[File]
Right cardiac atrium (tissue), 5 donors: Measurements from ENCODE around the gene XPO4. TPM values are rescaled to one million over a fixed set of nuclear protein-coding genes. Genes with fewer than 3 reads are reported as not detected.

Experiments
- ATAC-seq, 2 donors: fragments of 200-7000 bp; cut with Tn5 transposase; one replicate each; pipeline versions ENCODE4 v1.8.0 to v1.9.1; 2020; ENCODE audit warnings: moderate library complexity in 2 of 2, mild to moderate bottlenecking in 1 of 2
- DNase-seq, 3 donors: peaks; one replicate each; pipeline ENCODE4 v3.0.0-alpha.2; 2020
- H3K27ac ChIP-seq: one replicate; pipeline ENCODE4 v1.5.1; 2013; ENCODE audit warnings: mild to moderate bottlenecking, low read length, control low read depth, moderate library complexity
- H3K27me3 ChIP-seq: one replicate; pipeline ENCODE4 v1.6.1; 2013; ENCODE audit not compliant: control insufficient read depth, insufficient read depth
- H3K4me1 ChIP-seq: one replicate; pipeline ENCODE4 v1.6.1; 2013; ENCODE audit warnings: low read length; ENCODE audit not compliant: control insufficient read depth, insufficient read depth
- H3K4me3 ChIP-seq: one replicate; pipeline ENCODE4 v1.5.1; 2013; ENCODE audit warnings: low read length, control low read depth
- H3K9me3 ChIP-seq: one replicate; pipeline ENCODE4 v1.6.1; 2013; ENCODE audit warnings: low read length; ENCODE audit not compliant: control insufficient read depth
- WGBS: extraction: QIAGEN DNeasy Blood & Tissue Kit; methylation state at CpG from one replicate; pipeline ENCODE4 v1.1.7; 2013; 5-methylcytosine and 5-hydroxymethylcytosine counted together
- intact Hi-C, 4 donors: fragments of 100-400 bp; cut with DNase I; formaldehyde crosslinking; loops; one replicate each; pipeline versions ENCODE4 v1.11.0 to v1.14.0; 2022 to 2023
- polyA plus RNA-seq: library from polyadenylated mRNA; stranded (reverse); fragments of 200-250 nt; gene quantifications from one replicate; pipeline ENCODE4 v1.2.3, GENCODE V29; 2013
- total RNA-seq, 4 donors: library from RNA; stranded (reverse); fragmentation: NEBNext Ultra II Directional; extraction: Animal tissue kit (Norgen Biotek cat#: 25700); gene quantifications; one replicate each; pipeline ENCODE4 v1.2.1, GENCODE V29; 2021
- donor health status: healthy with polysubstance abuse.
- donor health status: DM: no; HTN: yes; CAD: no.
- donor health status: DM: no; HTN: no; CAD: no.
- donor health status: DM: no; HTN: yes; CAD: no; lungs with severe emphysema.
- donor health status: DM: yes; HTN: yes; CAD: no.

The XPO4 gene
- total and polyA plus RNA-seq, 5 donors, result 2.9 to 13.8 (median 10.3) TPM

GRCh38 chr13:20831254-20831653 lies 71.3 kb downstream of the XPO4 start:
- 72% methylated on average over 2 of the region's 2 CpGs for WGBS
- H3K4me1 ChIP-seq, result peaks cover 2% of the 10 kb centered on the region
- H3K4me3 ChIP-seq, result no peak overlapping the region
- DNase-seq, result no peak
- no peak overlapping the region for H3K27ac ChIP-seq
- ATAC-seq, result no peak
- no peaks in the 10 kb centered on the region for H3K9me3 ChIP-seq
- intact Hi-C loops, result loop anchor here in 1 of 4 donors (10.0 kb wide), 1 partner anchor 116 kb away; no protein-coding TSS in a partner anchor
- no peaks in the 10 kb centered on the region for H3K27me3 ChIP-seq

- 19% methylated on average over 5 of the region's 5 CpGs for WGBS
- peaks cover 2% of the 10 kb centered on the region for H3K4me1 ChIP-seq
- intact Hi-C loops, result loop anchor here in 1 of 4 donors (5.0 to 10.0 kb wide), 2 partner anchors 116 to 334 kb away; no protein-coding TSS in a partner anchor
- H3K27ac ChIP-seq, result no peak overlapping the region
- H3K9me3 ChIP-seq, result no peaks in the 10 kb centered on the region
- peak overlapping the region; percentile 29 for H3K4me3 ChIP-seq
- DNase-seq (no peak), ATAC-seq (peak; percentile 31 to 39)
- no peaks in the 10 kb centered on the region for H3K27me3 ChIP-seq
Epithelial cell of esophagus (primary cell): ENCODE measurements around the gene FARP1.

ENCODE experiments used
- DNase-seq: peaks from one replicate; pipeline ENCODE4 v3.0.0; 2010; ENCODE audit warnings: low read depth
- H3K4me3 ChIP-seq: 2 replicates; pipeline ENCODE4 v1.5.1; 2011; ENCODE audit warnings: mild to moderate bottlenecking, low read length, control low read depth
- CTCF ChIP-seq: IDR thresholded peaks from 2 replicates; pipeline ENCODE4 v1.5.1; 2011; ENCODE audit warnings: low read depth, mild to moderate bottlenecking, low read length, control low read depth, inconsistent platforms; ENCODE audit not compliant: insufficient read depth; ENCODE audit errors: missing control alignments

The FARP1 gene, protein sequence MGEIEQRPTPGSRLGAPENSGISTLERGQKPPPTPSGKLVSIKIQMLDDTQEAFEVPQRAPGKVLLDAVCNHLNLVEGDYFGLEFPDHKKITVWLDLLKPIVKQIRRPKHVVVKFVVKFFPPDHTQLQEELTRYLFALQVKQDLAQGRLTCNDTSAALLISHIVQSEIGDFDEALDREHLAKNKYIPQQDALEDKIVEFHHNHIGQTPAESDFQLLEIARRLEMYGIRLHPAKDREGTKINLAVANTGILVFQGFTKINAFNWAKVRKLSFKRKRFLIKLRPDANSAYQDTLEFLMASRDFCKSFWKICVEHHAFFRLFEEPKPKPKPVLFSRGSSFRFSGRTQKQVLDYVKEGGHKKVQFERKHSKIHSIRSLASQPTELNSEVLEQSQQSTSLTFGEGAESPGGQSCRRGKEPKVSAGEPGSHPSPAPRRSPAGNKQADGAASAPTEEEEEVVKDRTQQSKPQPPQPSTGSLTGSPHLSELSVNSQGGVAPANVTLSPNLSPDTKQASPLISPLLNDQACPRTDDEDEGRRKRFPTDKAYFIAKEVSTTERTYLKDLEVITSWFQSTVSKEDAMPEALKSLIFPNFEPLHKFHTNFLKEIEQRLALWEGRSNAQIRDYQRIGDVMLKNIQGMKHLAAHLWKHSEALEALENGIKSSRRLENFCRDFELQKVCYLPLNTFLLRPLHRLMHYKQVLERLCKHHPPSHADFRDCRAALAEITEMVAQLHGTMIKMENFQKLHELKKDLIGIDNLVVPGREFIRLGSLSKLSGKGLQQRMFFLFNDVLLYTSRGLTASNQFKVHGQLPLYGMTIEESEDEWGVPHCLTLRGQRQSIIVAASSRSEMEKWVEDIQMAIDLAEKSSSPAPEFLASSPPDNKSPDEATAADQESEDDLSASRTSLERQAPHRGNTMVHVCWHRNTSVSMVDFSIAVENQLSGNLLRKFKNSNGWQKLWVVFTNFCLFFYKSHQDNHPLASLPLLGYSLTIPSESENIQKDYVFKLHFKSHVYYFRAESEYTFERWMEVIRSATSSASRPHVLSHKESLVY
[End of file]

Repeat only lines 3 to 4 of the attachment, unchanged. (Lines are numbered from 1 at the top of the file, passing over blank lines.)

- ATAC-seq, 2 donors: fragments of 200-7000 bp; cut with Tn5 transposase; one replicate each; pipeline versions ENCODE4 v1.8.0 to v1.9.1; 2020; ENCODE audit warnings: moderate library complexity in 2 of 2, mild to moderate bottlenecking in 1 of 2
- DNase-seq, 3 donors: peaks; one replicate each; pipeline ENCODE4 v3.0.0-alpha.2; 2020